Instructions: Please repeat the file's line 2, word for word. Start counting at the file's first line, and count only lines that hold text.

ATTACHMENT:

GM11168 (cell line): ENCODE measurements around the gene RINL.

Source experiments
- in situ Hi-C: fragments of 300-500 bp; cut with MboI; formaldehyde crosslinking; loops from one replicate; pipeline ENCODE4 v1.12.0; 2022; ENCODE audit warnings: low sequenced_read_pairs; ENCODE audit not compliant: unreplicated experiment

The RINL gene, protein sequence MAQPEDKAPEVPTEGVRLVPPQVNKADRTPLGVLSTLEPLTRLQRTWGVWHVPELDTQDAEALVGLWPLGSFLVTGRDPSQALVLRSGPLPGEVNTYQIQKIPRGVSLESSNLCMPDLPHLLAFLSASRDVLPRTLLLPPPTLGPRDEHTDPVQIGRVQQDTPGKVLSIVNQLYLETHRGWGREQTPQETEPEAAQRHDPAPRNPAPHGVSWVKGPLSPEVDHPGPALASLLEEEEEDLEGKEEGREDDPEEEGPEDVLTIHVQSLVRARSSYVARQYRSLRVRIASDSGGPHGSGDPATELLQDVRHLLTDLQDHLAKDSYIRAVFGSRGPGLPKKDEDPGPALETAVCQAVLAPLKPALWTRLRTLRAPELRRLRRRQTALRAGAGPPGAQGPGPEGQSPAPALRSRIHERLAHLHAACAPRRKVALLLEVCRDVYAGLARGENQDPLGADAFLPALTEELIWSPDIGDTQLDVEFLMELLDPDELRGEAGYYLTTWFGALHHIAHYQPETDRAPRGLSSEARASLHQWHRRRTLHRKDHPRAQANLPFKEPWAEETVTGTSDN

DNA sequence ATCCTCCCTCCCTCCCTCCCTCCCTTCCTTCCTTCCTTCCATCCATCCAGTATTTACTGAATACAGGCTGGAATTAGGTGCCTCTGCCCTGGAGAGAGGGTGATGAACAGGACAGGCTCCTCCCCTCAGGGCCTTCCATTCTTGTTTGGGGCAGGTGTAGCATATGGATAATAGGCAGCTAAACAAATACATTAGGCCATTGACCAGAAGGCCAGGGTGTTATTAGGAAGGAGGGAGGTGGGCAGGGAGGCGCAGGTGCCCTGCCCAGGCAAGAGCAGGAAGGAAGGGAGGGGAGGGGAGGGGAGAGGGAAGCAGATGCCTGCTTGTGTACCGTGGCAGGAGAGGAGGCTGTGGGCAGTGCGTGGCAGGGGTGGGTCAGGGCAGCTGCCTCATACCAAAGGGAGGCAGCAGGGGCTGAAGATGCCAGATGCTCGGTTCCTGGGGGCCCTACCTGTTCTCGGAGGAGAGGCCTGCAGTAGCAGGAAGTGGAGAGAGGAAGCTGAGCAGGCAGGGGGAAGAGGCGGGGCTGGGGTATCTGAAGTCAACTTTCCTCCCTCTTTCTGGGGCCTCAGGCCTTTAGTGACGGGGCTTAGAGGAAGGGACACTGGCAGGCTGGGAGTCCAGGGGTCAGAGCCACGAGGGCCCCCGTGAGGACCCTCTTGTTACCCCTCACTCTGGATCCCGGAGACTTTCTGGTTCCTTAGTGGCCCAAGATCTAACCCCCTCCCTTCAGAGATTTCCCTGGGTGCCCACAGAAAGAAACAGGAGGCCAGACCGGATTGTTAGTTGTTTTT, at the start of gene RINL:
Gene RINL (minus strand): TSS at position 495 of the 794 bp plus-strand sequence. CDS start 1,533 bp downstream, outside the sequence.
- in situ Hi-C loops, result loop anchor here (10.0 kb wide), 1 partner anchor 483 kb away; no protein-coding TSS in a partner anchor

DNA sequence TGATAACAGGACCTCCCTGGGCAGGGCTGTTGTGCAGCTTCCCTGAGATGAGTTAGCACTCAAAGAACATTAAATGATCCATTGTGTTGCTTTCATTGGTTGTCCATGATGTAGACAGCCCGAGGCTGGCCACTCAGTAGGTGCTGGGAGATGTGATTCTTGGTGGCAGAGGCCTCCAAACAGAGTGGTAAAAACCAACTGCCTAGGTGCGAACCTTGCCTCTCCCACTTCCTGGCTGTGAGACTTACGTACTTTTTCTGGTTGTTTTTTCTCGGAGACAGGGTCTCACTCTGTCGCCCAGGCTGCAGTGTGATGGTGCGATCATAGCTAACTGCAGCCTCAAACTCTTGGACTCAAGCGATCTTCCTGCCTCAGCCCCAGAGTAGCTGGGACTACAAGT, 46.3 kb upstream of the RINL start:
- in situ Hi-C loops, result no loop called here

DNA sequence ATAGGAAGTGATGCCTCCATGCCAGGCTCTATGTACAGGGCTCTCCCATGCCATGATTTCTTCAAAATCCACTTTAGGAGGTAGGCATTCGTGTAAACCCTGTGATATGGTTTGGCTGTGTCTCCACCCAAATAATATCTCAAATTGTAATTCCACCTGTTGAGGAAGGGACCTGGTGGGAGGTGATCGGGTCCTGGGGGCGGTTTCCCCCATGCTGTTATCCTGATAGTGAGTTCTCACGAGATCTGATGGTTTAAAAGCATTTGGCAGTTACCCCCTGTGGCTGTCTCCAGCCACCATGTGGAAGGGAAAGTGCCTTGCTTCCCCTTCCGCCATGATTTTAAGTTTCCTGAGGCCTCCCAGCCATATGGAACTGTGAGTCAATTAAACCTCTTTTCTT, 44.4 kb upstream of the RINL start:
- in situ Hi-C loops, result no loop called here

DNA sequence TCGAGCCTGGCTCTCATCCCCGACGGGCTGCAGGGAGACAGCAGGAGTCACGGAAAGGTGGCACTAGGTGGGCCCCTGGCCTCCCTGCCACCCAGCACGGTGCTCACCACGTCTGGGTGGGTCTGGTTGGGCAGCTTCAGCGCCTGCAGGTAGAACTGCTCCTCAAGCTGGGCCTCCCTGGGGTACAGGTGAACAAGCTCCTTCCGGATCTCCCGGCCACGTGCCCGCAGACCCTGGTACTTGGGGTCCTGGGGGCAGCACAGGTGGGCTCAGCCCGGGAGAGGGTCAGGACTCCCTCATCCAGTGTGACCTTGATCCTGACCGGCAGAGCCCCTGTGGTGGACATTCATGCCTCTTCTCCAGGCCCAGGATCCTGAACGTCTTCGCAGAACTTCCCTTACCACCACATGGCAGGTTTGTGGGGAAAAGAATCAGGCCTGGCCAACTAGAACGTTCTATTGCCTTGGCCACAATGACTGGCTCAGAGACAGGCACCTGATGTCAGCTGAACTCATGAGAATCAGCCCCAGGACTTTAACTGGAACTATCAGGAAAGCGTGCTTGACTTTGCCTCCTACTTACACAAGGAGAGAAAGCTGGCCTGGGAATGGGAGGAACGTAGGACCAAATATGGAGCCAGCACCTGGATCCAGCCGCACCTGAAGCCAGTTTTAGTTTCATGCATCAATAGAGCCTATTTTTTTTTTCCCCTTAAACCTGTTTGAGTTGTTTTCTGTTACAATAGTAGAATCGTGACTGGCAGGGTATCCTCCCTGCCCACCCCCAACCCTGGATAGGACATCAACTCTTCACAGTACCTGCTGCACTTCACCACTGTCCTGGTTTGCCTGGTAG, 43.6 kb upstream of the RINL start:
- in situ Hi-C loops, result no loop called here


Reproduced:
Source experiments